In this article we'll discuss the six types of expired domain names, as well as their advantages and disadvantages.

  1. Pre-Release
  2. Closeouts
  3. On Hold
  4. Redemption Period
  5. Dropping
  6. Deleted

Before continuing with this article, we recommend you first familiarize yourself with the domain name expiration process.

Pre-Release Domain Names

A pre-release domain name is one that has not been renewed by the original owner before its expiry date, and is being sold by its registrar in an open auction to the highest bidder. The term "pre-release" is used because the domain name is being made available for sale before it is released to the registry, where it would eventually drop and become available to anyone through a backorder.

  • Advantages: Unlike dropping domain names, pre-release domain names do not have their WHOIS creation date reset when you acquire them. Also, you have a chance to acquire all pre-release domain names because they are sold in an open auction, whereas backorders can often miss out completely.
  • Disadvantages: Because pre-release domain names are sold in an open auction, they are typically more expensive to acquire.
  • Close Date: There are two important dates to consider for pre-release domain names: start date; and end date. The start date refers to the date the auction will start, and in some cases, the cutoff date for placing a pre-order. The end date refers to the date the auction will end. SnapNames and NameJet use a start date, while TDNAM uses the end date.

Check out our article on how to buy a pre-release domain name.

Closeout Domain Names

A closeout domain name, also known as a "firesale domain name", is one that has not been renewed by the original owner before its expiry date, has not been bought in a pre-release auction, and is being sold by its registrar at a discounted BIN (Buy it Now) price. The term "closeout" is used because it is the last chance to buy the domain name from the registrar before they release it to registry, where it would eventually drop and become available to anyone through a backorder.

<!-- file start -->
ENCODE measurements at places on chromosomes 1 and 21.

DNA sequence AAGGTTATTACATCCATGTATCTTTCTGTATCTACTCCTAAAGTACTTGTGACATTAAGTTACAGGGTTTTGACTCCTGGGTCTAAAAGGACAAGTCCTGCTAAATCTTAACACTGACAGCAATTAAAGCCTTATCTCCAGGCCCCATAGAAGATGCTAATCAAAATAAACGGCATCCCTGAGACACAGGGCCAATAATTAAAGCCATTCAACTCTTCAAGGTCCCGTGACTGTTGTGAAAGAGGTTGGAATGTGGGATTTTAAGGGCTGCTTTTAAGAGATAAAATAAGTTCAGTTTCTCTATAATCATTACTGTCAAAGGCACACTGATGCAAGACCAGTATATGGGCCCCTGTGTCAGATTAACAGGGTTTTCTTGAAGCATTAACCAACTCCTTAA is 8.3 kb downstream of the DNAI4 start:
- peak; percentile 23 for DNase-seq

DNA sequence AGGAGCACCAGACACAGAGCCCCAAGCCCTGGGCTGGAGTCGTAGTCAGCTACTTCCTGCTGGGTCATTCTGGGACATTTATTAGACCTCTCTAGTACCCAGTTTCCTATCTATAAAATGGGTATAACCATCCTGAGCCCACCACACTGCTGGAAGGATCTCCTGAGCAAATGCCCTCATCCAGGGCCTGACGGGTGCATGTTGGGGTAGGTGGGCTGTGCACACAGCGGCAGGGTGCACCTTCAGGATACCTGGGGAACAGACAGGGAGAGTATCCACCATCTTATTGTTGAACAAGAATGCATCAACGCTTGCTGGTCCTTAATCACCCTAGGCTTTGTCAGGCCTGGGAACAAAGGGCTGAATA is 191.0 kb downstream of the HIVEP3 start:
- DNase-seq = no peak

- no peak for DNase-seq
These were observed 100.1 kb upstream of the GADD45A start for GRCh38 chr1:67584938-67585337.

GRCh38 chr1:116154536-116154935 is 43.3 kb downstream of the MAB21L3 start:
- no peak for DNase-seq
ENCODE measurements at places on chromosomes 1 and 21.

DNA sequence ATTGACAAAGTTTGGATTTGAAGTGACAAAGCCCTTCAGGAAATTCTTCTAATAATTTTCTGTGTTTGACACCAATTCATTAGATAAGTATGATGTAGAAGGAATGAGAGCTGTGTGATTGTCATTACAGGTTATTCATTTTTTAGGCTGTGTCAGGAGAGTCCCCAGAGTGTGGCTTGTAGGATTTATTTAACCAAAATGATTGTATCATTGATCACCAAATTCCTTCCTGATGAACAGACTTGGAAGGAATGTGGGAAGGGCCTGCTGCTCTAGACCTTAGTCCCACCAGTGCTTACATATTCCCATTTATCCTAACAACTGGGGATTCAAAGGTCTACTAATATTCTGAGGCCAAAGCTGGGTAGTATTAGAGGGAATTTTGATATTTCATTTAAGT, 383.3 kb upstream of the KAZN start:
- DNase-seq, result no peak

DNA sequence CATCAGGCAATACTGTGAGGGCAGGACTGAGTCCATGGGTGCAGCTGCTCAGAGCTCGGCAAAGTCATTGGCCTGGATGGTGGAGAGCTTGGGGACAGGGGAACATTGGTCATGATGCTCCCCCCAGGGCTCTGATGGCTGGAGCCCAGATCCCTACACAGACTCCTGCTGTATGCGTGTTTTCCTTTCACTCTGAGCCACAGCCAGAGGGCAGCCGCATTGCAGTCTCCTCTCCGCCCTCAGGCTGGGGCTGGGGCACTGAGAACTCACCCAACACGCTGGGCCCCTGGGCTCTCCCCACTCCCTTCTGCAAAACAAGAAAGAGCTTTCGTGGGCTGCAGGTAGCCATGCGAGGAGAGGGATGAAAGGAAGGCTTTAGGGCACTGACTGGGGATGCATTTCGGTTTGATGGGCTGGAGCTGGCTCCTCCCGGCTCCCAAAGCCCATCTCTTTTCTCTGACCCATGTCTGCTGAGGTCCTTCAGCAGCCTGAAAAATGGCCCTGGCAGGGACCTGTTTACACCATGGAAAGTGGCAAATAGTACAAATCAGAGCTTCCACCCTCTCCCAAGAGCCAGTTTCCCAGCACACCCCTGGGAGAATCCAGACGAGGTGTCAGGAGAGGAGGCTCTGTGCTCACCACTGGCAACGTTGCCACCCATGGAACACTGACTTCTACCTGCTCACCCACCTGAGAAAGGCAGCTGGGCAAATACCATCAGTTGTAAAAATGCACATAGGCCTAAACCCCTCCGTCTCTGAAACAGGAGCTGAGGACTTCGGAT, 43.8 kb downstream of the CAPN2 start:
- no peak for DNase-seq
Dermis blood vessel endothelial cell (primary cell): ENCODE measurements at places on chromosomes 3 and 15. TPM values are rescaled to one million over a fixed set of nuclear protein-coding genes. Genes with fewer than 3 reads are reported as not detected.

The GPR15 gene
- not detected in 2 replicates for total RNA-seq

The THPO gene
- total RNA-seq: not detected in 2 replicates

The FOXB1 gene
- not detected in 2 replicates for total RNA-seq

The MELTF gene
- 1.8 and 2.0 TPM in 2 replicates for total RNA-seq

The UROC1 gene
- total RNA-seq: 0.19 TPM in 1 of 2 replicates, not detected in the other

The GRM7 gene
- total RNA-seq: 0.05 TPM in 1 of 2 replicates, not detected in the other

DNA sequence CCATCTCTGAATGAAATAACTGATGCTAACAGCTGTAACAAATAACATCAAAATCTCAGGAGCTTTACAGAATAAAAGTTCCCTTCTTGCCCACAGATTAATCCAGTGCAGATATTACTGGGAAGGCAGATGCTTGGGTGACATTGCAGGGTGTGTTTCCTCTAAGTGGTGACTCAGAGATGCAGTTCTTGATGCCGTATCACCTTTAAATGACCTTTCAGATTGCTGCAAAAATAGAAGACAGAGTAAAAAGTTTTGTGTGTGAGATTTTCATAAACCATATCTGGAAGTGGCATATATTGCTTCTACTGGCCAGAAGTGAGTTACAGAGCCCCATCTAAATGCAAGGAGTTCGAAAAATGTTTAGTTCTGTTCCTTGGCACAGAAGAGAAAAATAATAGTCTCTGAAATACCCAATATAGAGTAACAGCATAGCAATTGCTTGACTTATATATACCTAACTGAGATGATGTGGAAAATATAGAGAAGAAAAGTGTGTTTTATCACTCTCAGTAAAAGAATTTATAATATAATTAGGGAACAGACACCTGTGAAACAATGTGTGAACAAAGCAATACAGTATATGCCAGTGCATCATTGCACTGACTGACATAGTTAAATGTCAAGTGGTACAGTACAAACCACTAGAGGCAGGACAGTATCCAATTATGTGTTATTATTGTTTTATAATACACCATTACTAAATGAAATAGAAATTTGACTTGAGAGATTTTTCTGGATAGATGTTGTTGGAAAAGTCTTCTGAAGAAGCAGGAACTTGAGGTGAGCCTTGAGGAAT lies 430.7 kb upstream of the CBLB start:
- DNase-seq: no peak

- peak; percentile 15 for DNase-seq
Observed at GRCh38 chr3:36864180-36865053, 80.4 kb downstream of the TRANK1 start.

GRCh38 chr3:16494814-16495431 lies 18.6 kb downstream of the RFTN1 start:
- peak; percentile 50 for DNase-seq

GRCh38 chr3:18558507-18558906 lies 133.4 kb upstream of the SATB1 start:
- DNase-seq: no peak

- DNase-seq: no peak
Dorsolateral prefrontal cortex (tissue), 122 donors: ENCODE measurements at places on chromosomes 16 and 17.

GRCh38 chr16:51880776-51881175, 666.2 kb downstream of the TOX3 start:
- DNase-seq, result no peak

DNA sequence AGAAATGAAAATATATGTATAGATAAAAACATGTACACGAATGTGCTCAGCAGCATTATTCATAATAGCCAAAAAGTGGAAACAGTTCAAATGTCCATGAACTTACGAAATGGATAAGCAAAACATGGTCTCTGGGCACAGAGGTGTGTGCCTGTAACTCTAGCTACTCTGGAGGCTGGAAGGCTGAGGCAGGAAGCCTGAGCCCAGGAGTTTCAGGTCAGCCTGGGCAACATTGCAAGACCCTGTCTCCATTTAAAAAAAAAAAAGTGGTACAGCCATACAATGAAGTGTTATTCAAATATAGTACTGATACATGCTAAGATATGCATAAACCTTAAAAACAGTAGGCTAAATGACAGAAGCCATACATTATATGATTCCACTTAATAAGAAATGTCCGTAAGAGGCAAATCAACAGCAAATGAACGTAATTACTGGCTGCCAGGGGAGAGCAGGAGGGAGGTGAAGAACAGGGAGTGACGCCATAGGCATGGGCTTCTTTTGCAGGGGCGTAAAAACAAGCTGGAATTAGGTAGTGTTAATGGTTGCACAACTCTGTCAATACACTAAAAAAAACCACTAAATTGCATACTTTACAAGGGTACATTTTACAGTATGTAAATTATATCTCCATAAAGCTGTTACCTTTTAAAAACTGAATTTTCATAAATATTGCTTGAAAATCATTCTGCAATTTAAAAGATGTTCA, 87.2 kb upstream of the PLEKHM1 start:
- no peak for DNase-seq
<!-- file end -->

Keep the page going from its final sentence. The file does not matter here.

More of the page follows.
• Advantages: Unlike dropping domain names, closeout domain names do not have their WHOIS creation date reset when you acquire them. Closeout domain names often offer the best value relative to their purchase price. For those with limited resources, success is dependent on speed, and not the size of your bank account.
  • Disadvantages: It can be difficult to pinpoint the exact time a closeout domain name will be available for purchase.
  • Close Date: The most important date and time associated with this type of domain name is its closeout close date.

Check out our article on how to buy a closeout domain name.

On Hold Domain Names

An on hold domain name is one that has not been renewed by the original owner before its expiry date, and has been placed under the REGISTRAR HOLD or REGISTRY HOLD statuses. Although the majority of domain names under these statuses are legitimate expired domain names, there may be some that are the subject of a legal dispute.

  • Advantages: Since an on hold domain name can only be acquired by contacting the owner, the deletion process can be circumvented by arranging a sale with them directly, thereby reducing the competition to acquire it. Also, a domain acquired directly from the previous owner does not have its WHOIS creation date reset.